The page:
Oil, gas industry fuels Marietta College expo
MARIETTA — Gathering an estimated 500 attendees Friday, Marietta College hosted both regional college and high school students to showcase technologies, safety measures and career pathways surrounding oil and gas extraction.
“This is our third year hosting and it was entirely the students’ idea–they run it, bring in the exhibitors and contact all of the schools,” said Chair of Petroleum Engineering Ben Ebenhack. “It’s now one of the biggest exhibitions of operations and equipment in the oil and gas industry on this side of the country.”
Student Coordinator William Bates, 23, of Batesville, said his goal this year was to expose local high school students to the multiple career paths open to them.
“I brought in kids from my high school, too,” said Bates, pointing out Shenandoah students sporting their Friday game night school spirit as they filtered between booths and the outdoor setup of machinery. “The ultimate goal really is to bring the oil field to the students. There’s less safety risk here where we can be hands on and teach all of the technology and equipment opportunities in this field. There are so many paths someone can take, not just engineering or welding pipes.”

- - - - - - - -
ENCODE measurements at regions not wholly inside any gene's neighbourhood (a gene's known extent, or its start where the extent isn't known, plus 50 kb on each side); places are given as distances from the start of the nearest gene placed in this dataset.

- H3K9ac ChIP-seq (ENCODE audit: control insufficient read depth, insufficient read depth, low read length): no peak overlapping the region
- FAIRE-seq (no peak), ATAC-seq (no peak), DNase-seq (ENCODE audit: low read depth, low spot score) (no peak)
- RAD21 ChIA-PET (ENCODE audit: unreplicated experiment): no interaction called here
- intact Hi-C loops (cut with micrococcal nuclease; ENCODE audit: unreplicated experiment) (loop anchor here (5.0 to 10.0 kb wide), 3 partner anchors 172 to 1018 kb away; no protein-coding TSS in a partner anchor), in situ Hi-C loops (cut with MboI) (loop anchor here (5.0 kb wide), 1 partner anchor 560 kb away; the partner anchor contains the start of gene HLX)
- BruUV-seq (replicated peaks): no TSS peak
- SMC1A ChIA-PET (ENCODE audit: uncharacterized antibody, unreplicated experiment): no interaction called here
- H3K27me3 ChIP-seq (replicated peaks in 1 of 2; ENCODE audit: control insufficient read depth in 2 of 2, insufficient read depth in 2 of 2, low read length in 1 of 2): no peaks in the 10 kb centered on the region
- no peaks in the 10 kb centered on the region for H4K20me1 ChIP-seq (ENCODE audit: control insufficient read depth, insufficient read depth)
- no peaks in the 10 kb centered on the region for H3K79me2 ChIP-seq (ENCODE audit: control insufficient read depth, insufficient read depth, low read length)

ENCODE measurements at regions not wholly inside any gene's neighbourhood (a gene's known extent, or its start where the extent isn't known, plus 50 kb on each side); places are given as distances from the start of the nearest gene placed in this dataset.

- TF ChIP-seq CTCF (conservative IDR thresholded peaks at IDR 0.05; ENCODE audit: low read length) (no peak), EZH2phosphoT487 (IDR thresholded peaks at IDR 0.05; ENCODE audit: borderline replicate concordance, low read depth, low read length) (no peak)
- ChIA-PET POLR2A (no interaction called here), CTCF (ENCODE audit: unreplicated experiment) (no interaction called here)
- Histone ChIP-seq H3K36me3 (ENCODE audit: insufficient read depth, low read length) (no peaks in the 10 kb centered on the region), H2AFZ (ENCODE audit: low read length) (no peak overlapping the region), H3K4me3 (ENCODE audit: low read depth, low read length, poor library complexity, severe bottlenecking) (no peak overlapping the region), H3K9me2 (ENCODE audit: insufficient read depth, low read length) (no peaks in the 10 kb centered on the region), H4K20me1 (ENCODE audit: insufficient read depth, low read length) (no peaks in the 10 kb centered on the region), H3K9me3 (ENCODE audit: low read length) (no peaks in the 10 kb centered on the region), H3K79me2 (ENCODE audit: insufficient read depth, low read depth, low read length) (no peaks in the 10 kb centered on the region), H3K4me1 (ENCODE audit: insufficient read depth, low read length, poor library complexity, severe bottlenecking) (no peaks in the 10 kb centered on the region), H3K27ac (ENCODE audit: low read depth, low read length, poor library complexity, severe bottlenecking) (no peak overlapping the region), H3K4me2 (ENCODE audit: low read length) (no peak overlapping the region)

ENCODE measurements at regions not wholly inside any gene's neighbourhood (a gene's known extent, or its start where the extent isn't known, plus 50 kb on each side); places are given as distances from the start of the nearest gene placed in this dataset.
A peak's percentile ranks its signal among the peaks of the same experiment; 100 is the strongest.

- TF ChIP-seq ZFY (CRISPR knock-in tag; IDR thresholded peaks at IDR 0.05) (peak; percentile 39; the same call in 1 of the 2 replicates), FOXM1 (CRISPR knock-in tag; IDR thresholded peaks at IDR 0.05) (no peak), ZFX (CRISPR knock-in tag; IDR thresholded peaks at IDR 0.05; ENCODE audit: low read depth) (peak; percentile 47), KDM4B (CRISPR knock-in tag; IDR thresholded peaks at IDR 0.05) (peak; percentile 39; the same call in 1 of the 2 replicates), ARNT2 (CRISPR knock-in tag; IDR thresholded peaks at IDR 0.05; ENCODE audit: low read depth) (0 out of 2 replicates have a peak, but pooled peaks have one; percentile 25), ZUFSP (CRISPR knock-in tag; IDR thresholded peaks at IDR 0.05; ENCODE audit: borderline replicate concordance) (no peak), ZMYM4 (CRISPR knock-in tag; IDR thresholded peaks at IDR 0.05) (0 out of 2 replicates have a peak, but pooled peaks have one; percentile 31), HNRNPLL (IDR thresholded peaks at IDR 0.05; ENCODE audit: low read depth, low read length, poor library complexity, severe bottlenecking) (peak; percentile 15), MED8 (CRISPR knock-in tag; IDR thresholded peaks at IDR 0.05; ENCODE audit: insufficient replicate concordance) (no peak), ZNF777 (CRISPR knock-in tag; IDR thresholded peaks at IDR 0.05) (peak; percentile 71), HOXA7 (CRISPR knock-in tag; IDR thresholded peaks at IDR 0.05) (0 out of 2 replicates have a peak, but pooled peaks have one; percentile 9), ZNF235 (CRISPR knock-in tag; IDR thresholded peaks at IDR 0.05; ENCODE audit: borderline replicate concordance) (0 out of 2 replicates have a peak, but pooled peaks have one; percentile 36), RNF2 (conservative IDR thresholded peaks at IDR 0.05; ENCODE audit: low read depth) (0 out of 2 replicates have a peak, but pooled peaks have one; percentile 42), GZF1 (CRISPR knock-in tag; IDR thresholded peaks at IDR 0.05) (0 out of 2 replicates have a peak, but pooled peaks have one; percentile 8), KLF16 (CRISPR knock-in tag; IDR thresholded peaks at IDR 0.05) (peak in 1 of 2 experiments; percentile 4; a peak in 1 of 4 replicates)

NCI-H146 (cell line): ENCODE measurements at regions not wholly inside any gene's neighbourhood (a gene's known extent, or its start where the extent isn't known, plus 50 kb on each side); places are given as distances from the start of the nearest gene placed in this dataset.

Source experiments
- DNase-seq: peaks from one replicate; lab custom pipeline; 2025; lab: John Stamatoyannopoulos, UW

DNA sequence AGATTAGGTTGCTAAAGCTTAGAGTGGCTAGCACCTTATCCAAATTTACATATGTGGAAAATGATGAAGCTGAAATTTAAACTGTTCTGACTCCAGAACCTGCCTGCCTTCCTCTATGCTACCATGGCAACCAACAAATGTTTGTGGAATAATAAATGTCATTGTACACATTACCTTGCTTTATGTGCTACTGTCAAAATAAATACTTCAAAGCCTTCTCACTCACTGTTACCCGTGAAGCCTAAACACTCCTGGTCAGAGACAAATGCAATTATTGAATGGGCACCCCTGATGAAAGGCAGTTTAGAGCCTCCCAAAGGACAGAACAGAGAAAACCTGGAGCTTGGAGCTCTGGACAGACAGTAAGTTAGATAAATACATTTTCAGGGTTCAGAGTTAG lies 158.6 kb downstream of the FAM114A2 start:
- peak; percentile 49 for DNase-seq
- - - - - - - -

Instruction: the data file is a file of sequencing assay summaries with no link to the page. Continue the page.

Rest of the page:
Bates, who attended Washington State Community College throughout his high school years, said he went down the pipelining track first before attending Marietta College for petroleum engineering.
“We come from an area where we know how to work, many from where I live when they hear oil and gas though only think about the hard labor of it, not necessarily all of the fascinating technology and surrounding safety mechanics that are part of this field, too,” said Bates.
Alex Hogan, of Beverly, said he was excited to be back on campus not only catching up with former classmates, but explaining his connection to the industry through business inventory and purchasing of safety equipment.
“I was a business major here at MC,” said Hogan, while strapped into safety gear representing Malta Dynamics. “So I mostly see the inventory side of these things and defer to our engineers for the more particular questions. But it’s cool to get to come back here with our equipment and explain how if you were on rigging or up high on scaffolding you can be tied into this and if you fall, this will catch you.”
Shenandoah High School students Kenneth Hughey, 16, Trevor Efaw, 14, and Aaron Bragg, were drawn to the equipment demonstrations on different springs and pipe mechanisms throughout their visit.
“I’m interested in working in pipeline welding,” said Hughey. “But that table we learned about how they stabilize the walls of the pipes.”
Meanwhile, Ryan Eberle, an MC petroleum graduate in 2017, worked on demonstrations with Jim Scott for Allied Horizontal Wireline Services.
“I think it’s especially important for us to share with the public that we’re not just here to get oil or gas, but we’re providing employment to your family, your neighbors and we’re looking for all kinds of minds and talent to make what we do safer and more efficient as we extract these resources,” said Eberle. “Showing some of the mechanics of that, making it accessible all in one spot instead of hidden behind a farm hill makes it less mysterious.”
Janelle Patterson can be reached at email@example.com.